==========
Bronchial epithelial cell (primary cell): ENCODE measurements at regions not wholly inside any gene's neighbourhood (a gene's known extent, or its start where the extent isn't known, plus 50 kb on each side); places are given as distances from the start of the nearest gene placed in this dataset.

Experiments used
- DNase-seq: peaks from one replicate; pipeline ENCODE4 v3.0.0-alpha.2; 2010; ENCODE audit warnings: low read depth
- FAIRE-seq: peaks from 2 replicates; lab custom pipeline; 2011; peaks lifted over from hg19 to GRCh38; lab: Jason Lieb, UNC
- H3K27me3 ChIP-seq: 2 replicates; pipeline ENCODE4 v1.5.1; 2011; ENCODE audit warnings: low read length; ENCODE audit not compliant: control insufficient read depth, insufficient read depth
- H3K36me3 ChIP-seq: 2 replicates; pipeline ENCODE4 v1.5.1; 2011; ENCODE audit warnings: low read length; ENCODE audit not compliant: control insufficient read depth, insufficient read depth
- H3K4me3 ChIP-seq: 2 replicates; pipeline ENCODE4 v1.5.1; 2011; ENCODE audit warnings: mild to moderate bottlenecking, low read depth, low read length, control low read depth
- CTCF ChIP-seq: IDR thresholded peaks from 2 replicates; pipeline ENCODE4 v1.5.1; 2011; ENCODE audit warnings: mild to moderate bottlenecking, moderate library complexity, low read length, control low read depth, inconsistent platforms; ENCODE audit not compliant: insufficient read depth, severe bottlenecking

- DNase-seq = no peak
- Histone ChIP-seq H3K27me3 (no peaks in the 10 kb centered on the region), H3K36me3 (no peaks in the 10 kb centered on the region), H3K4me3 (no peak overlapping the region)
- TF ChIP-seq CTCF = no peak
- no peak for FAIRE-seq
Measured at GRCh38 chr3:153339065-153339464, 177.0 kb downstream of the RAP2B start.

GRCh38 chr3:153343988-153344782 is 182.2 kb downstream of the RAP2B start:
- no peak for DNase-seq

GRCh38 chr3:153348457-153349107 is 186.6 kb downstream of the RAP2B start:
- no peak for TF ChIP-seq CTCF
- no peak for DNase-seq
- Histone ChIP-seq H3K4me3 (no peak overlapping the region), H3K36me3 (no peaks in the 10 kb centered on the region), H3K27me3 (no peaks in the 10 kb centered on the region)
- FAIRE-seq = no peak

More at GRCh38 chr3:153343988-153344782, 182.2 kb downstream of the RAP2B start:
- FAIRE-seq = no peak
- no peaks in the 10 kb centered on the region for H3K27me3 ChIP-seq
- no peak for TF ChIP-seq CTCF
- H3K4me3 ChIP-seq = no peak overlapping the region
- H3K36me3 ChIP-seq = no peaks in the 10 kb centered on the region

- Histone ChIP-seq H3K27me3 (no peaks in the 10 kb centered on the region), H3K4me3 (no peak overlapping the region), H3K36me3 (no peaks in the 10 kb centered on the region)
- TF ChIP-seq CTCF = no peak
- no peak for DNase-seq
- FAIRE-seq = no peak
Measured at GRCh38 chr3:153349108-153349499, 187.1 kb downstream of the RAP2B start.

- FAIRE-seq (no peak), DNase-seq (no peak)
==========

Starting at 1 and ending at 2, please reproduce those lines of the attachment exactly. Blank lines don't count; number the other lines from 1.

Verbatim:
Bronchial epithelial cell (primary cell): ENCODE measurements at regions not wholly inside any gene's neighbourhood (a gene's known extent, or its start where the extent isn't known, plus 50 kb on each side); places are given as distances from the start of the nearest gene placed in this dataset.

Experiments used